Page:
Charles VIII of France invaded Naples in the late 1490's. This attempt to take over southern Italy failed, and he was sent packing back to France. The kingdom of Naples then became part of the Spanish Empire for the next two centuries. The French left a small gift in Naples. It is called "the French disease" by Neapolitans. (Yes, I am aware that the French call it "the Neapolitan disease". At the time, the Neapolitans also called it the "Spanish disease"; Russians have called it the "Polish disease", and the Muslims have called it the "Christian disease".) Dispensing with jingoist slander, doctors call it treponema Pallidum, and thanks to a poem published in 1530 by Girolamo Fracastro about a poor shepherd with the disease, the rest of the world just calls it "syphilis".
The disease was so deadly that those who contracted it were considered beyond help and there arose almost simultaneously throughout Italy a number of institutions for those afflicted-the incurable. One of the first and best-known of these hospitals still stands today as a modern medical facility in Naples. It is the church/hospital complex of Santa Maria del Popolo degli Incurabili located one block into the old historic city from the Porta San Gennaro entrance at Piazza Cavour.
The "Incurabili" was built in 1521. The construction was the direct result of the work and influence of a Catalonian woman, Maria Longo, wife of one of the first Spanish viceroys in Naples. She was stricken with paralysis in the early 1500s; she was miraculously cured, and devoted the rest of her life to caring for the ill. The hospital grew as a church/hospital complex around a nucleus of small monastic communities all founded at the bidding of Maria Longo, who, herself, guided the work and administration of the "Incurabili" until shortly before her death in 1541.
The hospital was the first institution of its kind in an area of Naples that centuries later would become a modern hospital zone, the "Polyclinic" of Naples, housing a medical school, as well; many medieval buildings were razed to make room for the new medical facility, and, as well, some older buildings were converted to hospital use, chiefly the massive monastery of Sant'Andrea delle Dame at the very top of the hill above the "Incurabili". The "Incurabili" was originally larger than the hospital one sees today, having spread down the slope to the northern walls of the old city. That section was destroyed by bombardment in WW2, and in that breached section of wall now stands one of the ugliest buildings in Naples, the gigantic Salvator Rosa High School, a gray cement monolith so tall that from across the street at the National Museum, you'd never guess there was a hill behind it at all.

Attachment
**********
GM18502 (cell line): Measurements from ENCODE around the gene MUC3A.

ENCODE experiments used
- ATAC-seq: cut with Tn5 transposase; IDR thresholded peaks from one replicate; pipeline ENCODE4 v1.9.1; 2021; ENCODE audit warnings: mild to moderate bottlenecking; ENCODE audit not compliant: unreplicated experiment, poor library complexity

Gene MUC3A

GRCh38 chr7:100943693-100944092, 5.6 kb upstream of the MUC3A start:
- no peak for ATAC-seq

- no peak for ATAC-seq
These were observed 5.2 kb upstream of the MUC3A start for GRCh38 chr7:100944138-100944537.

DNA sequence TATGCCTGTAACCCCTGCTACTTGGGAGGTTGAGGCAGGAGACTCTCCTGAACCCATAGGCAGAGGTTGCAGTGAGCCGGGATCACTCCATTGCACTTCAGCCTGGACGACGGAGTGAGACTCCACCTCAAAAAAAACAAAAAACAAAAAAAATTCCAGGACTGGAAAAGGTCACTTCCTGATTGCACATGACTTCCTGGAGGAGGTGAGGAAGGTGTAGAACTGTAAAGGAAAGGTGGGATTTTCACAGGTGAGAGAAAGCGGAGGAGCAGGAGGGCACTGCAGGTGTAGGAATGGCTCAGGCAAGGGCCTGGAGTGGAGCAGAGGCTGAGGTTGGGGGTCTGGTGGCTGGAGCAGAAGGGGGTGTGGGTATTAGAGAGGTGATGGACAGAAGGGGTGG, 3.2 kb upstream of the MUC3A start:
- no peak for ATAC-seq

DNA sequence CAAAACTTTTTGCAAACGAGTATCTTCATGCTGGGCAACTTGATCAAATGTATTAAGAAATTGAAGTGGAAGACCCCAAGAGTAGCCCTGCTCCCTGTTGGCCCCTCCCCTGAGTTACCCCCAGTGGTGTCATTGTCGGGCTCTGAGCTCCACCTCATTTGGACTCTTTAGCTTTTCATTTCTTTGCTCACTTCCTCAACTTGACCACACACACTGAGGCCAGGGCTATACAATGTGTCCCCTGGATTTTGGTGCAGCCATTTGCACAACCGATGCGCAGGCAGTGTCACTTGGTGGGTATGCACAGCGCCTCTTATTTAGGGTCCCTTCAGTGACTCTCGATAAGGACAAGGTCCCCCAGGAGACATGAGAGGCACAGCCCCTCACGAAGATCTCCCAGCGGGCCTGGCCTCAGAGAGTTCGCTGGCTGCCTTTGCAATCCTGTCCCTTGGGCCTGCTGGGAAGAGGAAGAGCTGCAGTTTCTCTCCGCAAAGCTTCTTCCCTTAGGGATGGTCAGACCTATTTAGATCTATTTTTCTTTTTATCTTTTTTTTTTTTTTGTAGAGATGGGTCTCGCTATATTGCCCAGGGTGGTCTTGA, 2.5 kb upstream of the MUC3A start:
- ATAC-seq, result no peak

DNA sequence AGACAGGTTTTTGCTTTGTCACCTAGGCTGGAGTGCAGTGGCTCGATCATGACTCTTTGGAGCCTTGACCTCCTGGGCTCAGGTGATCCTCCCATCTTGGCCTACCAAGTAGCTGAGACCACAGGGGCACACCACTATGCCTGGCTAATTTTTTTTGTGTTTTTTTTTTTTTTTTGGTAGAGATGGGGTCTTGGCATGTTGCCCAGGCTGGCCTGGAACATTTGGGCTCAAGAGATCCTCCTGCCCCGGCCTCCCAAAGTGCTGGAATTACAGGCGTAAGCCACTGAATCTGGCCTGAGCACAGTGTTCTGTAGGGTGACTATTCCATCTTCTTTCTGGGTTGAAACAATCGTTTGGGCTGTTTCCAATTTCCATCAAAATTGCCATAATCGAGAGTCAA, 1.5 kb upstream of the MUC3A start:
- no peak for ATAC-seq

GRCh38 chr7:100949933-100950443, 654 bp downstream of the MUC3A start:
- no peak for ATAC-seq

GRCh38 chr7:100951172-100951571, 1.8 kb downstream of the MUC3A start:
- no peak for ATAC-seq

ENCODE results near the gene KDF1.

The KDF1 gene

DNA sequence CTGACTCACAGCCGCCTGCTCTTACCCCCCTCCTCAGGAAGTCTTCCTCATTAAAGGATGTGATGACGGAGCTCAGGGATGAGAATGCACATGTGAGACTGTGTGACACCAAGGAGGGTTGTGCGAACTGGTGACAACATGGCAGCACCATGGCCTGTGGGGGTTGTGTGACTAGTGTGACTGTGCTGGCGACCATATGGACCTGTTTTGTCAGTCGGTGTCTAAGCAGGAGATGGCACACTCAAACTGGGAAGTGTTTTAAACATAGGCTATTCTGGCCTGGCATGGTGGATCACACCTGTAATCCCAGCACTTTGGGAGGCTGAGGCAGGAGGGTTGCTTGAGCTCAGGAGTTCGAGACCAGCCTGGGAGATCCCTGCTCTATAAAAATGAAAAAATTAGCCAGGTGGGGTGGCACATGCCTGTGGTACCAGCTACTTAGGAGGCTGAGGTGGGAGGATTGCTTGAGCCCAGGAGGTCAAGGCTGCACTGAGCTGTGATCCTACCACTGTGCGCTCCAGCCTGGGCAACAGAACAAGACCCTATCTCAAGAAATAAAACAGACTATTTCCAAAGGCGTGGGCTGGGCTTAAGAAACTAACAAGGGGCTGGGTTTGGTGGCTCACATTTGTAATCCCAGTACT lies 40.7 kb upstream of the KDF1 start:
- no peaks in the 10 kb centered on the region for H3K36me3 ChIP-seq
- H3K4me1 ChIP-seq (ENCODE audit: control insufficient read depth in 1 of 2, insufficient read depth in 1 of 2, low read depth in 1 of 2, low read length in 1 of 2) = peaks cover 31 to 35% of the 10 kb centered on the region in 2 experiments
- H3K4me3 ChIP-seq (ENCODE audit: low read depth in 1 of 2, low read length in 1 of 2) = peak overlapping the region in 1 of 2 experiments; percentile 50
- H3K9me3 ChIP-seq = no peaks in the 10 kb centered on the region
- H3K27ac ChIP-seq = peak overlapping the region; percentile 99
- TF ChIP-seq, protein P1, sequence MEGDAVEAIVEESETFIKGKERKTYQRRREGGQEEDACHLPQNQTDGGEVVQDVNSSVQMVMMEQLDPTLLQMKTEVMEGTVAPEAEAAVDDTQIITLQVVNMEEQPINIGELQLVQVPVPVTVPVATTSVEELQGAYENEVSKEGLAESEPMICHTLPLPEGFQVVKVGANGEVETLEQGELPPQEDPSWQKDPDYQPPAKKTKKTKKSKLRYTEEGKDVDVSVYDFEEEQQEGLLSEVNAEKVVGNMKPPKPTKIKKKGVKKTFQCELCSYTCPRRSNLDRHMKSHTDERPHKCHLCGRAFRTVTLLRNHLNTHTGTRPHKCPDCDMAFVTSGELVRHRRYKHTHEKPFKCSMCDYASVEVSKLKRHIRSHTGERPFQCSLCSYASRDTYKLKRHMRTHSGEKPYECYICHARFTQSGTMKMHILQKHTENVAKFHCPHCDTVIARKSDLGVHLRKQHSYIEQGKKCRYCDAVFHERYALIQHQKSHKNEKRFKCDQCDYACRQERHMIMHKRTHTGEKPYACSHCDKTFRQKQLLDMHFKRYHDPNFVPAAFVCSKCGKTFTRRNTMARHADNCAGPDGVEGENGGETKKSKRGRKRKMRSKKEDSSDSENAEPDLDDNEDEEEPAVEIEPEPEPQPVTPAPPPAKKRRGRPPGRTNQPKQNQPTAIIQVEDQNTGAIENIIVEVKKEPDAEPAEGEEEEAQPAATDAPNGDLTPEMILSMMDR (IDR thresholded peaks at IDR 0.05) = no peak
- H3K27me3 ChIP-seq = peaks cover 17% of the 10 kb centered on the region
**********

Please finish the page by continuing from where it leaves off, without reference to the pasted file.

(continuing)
The "Incurabili" is still a hospital and because of its religious origins it houses a number of works of art by prominent artists of the Neapolitan Baroque, such as Belisario Corenzio (1568-1643). The facility also bears the signs of the large-scale reconstruction of 1730, designed by Domenico Antonio Vaccaro, the architect responsible for better known things in Naples, such as the spectacular courtyard of Santa Chiara. On the premises, as well, is a very interesting historical pharmacy (photo, above), the result of construction done in 1750. Of interest are the 400 unique jars and vases used in the pharmacy in the 1700s, as well as the majolica floor tiles. (As of this writing-October 2004-the pharmacy is being restored and is not open to the public. )
There is a very long list of notable doctors and humanitarians connected with the "Incurabili" hospital. Worthy of note most recently is Giusseppe Moscati (1881-1927). He was an early experimenter in the use of insulin to combat diabetes (from which he, himself, suffered); he was a prominent lecturer in medicine (a position that he gave up in order to devote more of his time to direct contact with patients); he was active in providing for victims of the great 1906 eruption of Vesuvius as well as in caring for the thousands of WW1 wounded sent to Naples for care. His benevolence was proverbial. Moscati was beatified by the Roman Catholic Church in 1975 and canonized in 1987.